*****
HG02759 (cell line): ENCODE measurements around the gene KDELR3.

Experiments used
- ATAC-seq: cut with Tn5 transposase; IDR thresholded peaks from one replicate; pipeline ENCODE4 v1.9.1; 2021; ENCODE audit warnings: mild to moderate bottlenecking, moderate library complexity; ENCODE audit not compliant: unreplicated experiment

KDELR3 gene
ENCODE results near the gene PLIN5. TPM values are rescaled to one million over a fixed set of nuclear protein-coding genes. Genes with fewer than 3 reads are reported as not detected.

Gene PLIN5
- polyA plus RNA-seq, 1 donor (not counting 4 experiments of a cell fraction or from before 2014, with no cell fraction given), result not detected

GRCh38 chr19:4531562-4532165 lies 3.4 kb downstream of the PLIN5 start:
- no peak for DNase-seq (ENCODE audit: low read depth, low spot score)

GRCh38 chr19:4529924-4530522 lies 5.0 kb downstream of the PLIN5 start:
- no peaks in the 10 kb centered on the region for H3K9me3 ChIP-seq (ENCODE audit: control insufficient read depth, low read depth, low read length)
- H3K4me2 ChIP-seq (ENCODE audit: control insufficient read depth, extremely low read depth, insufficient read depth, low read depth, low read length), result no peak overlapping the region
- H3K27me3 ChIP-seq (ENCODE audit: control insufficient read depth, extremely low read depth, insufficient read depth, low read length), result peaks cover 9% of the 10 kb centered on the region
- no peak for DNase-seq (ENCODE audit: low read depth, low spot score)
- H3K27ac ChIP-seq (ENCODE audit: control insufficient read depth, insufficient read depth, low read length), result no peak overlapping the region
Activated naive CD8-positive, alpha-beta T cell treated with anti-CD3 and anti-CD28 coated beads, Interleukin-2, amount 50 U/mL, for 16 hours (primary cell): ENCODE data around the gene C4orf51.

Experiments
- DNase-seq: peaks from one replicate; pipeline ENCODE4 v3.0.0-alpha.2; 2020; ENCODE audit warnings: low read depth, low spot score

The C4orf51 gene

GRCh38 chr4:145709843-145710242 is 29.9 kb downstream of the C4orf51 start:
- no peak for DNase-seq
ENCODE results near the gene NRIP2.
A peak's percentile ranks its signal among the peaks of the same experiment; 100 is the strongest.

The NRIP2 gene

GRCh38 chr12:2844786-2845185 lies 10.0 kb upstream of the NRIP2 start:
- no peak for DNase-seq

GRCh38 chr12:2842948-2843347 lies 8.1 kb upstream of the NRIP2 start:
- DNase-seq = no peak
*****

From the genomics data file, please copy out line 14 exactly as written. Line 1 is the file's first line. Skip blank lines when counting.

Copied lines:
- no peak for DNase-seq (ENCODE audit: low read depth, low spot score)